Return of Scandinavian wolves means fewer moose
The predator's return to the Norwegian/Swedish border has led to fewer moose in the areas where wolves have their territories. But hunters still kill far more moose than wolves do, researchers say.
The number of moose being shot in Norway and in neighbouring Sweden has dropped, with the largest reductions in recent years, and in areas where wolves have established territories.
Researchers from the Inland Norway University of Applied Sciences (INN) and from the Swedish University of Agricultural Sciences (SLU) say that the drop in moose numbers is at least partially due to the increase in wolves.
Hunters kill most moose
Hunters still kill a good deal more moose than wolves do, even within established wolf territories.
Hunters take two to three times more moose than wolves in these territories, according to one of three new studies on wolves and moose undertaken by researchers at INN and SLU.
But the same study shows that the number of moose taken by wolves can vary widely within a wolf's territory.
For one thing, wolves are not very good at figuring out how much food the pack needs, and will kill the same number of moose regardless of the pack size, according to 2015 research from Hedmark University College.
That means in the areas of wolf territories where wolves hunt freely and take many moose, there will be fewer moose left for hunters.
Nevertheless, the researchers have determined that wolves are responsible for killing an average of 7–8 per cent of the moose population in a wolf territory every year.
At the same time, hunters kill 15–19 per cent of the moose population in the same areas every year.
Hunting pressure far greater than predation pressure
The pressure on moose populations from hunters is thus greater than the wolf's predation pressure on the moose — even inside wolf territories.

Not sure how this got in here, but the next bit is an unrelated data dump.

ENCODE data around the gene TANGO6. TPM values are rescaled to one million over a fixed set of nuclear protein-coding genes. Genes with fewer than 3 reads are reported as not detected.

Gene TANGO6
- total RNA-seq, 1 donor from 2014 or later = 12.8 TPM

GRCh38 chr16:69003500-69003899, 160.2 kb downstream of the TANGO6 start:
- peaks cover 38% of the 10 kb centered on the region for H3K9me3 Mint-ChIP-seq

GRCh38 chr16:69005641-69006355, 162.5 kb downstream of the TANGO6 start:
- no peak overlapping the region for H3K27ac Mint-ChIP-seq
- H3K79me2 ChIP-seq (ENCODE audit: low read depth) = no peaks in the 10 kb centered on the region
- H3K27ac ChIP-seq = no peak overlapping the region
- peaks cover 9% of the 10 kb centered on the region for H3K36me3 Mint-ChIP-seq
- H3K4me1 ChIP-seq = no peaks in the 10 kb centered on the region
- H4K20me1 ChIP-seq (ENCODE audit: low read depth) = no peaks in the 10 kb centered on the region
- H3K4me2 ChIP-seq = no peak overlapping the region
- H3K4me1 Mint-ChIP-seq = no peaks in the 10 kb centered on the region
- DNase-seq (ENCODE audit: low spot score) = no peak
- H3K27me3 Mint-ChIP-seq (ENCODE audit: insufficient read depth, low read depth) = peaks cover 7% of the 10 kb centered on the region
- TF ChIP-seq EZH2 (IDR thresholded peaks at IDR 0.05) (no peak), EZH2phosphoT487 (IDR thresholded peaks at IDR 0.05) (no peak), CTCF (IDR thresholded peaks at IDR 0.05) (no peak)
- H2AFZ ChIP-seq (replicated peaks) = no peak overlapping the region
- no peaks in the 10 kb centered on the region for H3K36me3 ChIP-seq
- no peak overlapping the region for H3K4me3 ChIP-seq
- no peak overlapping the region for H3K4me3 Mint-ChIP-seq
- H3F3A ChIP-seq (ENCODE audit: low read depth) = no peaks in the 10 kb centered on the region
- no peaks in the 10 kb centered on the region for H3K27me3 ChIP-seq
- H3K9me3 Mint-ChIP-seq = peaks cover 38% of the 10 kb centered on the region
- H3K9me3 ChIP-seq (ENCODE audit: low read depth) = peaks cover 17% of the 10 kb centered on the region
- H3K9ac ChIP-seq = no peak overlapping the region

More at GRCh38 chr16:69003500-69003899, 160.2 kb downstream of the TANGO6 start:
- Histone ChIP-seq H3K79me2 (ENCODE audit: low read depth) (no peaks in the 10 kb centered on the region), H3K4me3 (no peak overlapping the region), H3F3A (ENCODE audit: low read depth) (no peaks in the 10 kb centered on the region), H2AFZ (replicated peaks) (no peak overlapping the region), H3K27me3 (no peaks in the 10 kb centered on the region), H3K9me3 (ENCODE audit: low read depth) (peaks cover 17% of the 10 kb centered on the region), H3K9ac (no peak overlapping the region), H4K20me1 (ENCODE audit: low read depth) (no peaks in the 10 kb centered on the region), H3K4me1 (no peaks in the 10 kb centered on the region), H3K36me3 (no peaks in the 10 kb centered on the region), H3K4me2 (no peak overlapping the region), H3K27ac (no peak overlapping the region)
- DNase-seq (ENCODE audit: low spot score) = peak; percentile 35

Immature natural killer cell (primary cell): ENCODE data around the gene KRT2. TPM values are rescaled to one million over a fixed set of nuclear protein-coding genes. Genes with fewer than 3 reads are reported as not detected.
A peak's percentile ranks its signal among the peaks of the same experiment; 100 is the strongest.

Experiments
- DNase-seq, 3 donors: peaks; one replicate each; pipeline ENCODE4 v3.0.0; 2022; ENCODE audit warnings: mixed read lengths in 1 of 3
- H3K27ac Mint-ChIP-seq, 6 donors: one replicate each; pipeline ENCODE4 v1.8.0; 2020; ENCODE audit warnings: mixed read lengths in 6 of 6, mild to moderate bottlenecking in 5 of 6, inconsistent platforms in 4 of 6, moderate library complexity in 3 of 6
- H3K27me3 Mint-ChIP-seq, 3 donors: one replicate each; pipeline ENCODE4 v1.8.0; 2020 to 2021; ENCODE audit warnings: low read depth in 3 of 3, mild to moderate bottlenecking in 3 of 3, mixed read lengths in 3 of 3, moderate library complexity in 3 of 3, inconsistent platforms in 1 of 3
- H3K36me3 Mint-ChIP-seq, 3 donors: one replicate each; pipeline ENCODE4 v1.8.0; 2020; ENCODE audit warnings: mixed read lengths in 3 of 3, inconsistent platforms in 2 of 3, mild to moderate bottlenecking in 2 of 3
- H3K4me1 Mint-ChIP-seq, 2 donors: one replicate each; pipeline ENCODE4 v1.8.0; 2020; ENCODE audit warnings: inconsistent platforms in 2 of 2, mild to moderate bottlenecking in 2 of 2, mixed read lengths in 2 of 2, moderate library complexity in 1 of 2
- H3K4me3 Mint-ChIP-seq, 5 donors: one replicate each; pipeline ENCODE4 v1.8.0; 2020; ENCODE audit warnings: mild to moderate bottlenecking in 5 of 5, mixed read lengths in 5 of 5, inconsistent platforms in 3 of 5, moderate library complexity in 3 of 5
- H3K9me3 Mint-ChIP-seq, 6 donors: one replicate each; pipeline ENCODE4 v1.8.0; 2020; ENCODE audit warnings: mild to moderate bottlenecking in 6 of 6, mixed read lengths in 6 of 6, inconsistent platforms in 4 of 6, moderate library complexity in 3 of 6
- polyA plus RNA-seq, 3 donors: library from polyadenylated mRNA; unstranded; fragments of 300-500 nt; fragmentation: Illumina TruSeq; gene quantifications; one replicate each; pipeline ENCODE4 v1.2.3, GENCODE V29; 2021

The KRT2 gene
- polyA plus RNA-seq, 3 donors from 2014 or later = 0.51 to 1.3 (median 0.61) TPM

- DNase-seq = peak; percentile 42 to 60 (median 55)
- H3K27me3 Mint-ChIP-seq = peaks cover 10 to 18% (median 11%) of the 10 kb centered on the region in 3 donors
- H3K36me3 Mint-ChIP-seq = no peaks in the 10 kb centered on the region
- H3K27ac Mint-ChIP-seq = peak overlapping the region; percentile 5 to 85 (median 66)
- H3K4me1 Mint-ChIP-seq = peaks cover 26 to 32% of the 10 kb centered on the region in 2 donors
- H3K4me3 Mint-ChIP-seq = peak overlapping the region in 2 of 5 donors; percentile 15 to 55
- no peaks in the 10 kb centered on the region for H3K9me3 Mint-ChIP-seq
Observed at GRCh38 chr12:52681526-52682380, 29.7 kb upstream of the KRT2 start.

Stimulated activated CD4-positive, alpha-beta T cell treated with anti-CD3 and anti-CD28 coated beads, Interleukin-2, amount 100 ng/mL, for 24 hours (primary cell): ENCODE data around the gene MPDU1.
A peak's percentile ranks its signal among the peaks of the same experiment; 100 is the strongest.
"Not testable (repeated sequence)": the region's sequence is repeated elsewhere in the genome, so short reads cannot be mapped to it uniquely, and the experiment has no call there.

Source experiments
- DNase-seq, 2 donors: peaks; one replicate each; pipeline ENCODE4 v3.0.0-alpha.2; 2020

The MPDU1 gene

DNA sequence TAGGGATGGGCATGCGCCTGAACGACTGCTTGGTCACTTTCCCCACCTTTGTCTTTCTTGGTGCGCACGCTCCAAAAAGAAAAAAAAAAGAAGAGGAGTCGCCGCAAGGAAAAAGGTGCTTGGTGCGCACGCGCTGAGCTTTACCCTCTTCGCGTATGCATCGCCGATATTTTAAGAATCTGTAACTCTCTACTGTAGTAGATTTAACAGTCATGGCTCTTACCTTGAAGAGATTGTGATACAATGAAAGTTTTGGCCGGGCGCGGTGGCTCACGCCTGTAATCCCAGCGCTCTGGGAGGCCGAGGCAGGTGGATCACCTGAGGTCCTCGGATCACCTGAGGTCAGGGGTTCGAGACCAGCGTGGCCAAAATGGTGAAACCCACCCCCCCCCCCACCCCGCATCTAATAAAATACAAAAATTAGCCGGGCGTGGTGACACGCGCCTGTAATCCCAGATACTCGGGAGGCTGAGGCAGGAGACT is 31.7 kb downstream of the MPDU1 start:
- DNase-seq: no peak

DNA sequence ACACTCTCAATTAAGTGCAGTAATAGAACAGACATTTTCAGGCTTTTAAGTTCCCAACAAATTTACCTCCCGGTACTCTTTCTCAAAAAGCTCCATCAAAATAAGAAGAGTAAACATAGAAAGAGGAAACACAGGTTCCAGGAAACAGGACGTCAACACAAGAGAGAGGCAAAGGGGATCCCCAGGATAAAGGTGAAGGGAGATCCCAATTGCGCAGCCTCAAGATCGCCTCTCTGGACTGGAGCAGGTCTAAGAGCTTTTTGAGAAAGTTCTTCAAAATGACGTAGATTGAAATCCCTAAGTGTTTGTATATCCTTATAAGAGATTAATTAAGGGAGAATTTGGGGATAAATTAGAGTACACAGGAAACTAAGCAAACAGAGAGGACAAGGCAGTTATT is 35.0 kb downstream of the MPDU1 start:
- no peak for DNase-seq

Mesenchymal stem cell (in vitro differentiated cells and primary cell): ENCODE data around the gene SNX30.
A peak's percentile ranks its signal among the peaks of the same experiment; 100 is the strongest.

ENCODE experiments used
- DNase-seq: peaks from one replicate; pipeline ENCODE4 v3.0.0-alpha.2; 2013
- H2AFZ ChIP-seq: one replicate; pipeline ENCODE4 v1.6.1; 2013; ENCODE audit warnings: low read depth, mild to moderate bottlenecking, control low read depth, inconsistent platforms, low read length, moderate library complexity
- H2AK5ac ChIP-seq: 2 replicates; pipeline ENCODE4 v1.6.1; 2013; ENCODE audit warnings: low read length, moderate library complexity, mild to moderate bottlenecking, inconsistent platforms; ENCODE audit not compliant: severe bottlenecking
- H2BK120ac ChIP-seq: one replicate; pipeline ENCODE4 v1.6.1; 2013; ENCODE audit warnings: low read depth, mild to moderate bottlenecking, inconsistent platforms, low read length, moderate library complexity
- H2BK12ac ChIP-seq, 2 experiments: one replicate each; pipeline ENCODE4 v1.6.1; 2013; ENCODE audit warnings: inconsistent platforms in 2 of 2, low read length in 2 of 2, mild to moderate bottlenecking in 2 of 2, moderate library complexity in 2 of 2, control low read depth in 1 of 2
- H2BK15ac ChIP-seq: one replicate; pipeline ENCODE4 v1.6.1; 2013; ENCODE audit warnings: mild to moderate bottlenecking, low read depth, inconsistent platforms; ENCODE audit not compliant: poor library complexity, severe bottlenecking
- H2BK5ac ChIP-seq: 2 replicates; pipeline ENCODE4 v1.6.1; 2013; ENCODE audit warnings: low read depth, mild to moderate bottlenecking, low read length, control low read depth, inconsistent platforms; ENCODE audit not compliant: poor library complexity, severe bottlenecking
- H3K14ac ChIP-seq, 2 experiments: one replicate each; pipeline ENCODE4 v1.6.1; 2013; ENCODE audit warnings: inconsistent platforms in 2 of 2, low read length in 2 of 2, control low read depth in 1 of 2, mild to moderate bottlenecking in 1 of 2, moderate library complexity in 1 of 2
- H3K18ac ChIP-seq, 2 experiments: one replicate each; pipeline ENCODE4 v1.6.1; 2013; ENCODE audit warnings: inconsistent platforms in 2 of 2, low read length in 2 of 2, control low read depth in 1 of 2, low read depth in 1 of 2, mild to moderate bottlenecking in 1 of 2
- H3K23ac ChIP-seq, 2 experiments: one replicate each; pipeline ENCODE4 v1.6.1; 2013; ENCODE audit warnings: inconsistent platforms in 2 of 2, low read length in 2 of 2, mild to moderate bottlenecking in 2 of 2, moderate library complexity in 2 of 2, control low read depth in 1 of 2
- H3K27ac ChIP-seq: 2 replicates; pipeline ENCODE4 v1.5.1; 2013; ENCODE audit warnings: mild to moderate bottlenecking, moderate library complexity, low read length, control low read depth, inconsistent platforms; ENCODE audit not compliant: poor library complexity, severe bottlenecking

At the same time, the researchers found that the variation can be quite large.
"Our research shows that there is a variation in hunting success within wolf territories, which can be partly explained by the wolf's uneven use of land," said Barbara Zimmermann, a researcher at INN.
The picture is complicated by the fact that in some wolf territories in Scandinavia, bears take even more moose than wolves.
Bears emerge from hibernation sometime in March, and are then quite hungry.
As a result, the combination of bears, wolves and hunters can kill up to 30 per cent of all moose in some areas each year.
Affects hunting strategies
The researchers also found that wolves have now influenced moose hunters' strategies.
In Norway and Sweden, hunters themselves have initiated measures to increase the number of moose.
One strategy is for hunters to shoot more calves, rather than adult animals. Another strategy is to shoot fewer moose cows, to increase productivity in the moose population.
Both can be effective.
Probably at least three-quarters of all moose taken by wolves are young calves. Even if hunters stay away from reproductive moose, the researchers calculate that the moose population can tolerate a 40 per cent reduction in numbers each year without the overall population being reduced.